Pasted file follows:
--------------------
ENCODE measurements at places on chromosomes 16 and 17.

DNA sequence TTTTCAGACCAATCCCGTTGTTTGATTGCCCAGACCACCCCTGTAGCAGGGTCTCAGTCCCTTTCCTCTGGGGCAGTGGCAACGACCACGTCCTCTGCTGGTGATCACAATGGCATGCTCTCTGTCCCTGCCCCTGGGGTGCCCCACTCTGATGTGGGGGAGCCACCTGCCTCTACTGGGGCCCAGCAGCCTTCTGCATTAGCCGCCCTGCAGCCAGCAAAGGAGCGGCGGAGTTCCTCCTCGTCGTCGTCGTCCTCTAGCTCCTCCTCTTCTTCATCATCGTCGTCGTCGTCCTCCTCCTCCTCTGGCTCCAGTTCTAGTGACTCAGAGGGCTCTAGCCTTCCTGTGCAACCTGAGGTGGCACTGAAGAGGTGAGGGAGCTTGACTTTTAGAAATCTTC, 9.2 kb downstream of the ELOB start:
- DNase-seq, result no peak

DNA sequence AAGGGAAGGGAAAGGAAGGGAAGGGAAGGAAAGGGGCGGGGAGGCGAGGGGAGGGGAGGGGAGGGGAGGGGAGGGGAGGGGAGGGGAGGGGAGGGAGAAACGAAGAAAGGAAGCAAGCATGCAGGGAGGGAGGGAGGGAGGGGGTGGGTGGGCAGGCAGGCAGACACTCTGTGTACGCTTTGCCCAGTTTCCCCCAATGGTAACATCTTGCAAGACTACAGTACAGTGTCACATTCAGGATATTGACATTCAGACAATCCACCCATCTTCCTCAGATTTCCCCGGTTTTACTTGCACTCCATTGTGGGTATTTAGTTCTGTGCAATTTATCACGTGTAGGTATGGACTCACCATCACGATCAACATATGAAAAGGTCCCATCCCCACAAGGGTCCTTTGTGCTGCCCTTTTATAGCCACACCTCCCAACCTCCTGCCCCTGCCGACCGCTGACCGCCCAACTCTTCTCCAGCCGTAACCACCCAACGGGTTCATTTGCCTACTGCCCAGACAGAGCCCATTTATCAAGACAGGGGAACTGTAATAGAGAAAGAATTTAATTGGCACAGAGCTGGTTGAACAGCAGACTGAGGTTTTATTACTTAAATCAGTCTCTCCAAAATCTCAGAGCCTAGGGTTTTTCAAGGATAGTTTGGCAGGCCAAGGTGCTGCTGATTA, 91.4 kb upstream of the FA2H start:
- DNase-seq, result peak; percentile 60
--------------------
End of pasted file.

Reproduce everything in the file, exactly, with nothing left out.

ENCODE measurements at places on chromosomes 16 and 17.

DNA sequence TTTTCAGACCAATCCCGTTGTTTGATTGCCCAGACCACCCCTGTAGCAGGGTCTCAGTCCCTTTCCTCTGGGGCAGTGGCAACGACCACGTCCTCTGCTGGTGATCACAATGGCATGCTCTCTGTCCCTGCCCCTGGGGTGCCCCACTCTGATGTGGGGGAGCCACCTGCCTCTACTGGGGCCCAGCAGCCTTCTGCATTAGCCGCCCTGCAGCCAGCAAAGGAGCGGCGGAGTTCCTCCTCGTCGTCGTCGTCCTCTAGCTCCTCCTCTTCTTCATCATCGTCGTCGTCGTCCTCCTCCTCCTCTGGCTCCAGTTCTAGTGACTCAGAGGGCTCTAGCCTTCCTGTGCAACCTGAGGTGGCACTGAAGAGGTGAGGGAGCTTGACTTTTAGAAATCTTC, 9.2 kb downstream of the ELOB start:
- DNase-seq, result no peak

DNA sequence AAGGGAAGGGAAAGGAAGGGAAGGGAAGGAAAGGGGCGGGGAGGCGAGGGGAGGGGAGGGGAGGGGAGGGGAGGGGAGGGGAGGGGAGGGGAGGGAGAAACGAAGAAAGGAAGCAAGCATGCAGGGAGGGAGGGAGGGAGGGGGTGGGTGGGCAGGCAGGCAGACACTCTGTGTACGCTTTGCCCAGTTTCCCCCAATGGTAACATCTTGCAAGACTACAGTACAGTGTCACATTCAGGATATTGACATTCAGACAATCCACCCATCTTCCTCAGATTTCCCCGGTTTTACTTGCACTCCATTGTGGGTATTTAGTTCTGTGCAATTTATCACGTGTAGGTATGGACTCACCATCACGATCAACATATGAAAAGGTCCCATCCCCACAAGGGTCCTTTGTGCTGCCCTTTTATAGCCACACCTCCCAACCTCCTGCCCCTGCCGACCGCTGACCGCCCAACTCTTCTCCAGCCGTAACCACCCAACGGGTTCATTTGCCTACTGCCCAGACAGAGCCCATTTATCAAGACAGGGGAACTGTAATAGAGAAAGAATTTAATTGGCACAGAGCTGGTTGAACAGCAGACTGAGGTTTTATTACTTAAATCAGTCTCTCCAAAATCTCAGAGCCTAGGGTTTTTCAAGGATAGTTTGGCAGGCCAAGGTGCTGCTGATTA, 91.4 kb upstream of the FA2H start:
- DNase-seq, result peak; percentile 60